“Well, that’s just it!”
I love it when Naomi says that. I really do. And I grinned from where I was folded up like a lawn chair in the back of the rental car. Her husband Jamie, our driver of the moment, was nodding, and we all agreed:
Some people just don’t get it. And that’s why their business is still limping along doing nothing.
But that’s not what you want to hear about. You want to hear about my summer vacation, don’t you? Yes, I finally took one. I was pondering relaxing on a beach near the ocean somewhere, but that’s about when Naomi from Ittybiz called and said, “You’re coming to downtown Toronto to see us.”
The train trip there was great. I love trains. The city was great, too. (Though I was heard to often mumble, “There’s a lot of people,” throughout the week.) The hotel was okay (I’ve seen better), the sights were amazing and the attractions were fun. Oh, and I went shoe shopping with Naomi. (For sneakers. Please.)
And then… my train ride home was canceled. In fact, all train travel across Canada were canceled. The workers had gone on strike. I was stranded.
I wasn’t worried, though. I could have flown home on a plane. (Yes, I considered it.) I could have hired a taxi driver. I could’ve taken a bus. I could’ve stayed another three or four weeks in TO. There were options – plenty – and I could afford them all. No worries.
Of course, when Naomi and Jamie heard about the train strike, they said: “We’re going to Ottawa.” So I booked us two rooms in a swanky hotel, we piled into Jamie’s rental car, and off we went. Just like that.
As we drove along, Naomi was sitting in the passenger seat leafing through Ontario real estate magazines looking for a house. She had no worries either – they’d just flown over from London, decided to stay in Canada and could choose anywhere they wanted to live.
That’s about when I mentioned money sure did make it easy not to worry. I wasn’t worried about how I’d get home; they weren’t worried about where they’d live.
And that’s when she exclaimed, “Well, that’s just it!”
But we know that many freelancers these days don’t have much money. They don’t have enough customers or work. They’re afraid of marketing themselves. They want to be nice and ethical. They don’t want to crow and brag. They don’t want to push and sell.
So they have no clients, no work and no money.
The money’s out there, though. That’s the thing. The time has never been better for freelancing and starting businesses. The problem is that fear is holding a lot of freelancers back, and someone else is taking the money.
The money’s out there, but it’s going to the freelancers who aren’t afraid of marketing or selling themselves, who aren’t afraid of putting themselves out there and who aren’t afraid of taking their hard knocks… they’re ones making the money.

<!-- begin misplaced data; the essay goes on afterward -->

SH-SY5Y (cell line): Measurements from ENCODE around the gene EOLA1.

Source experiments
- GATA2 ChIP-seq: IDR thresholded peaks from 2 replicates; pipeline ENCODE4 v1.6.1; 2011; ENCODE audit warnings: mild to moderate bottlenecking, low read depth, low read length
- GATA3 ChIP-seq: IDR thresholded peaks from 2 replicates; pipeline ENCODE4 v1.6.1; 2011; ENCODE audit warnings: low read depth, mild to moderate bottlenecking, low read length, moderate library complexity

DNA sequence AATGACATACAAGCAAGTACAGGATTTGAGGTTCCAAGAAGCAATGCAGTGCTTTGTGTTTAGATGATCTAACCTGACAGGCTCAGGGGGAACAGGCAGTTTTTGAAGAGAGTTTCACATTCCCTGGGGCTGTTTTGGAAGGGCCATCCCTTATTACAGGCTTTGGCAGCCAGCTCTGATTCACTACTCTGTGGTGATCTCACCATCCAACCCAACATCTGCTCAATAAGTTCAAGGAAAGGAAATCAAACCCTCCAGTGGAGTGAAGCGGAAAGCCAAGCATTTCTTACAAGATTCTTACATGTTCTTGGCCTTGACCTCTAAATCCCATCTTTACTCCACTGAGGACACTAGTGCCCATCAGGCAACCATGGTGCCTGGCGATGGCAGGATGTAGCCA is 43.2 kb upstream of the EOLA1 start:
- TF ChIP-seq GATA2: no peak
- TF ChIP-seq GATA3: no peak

“You know what, though?” Jamie chimed into the conversation. “It’s not like we didn’t make mistakes to get where we are. We made plenty!” Naomi nodded, and I was nodding too. We all knew what he was talking about. “We try ideas we think will work, and we make all the mistakes and screw up, and then we tell people how not to screw up.”
That’s what we do here, too. We’ve made the mistakes. Been there, done that. We talk about them to you. We’re not afraid of screwing up. We didn’t have a choice in the matter, either. When we began our business, there weren’t all these great resources telling us how to build it and run it and make it a success. We learned the hard way, just like Naomi and Jamie did.
Each hard knock we took was damned hard, too.
Freelancers really have it easy these days. The money’s there for the taking, and no one has to take the really hard knocks or learn through blind trial and error like we did. No way. You guys are spoiled. You get courses like Copyblogger’s Freelance X Factor. This one basically puts everything you need to know to fast forward yourself right to the clients and the cash in the palm of your hand.
We didn’t have that. No one taught us how to market or reach clients or draw them in. Naomi and I built our businesses the hard way, by putting ourselves out there and figuring out how to make it all work. We used our brains, our skills, our talents and our pure determination to succeed. We worked damned hard to get where we are today.
And today, we are all happily ensconced in a hotel apartment suite overlooking Parliament Hills in Ottawa, the Nation’s Capital, while we enjoy our road trip together without too many damned cares in the world. There’s no place I’d rather be.
Until Naomi chirped up. “Hey, we were thinking of heading out east to New Brunswick or something and renting a place for a week. Whaddaya think?”
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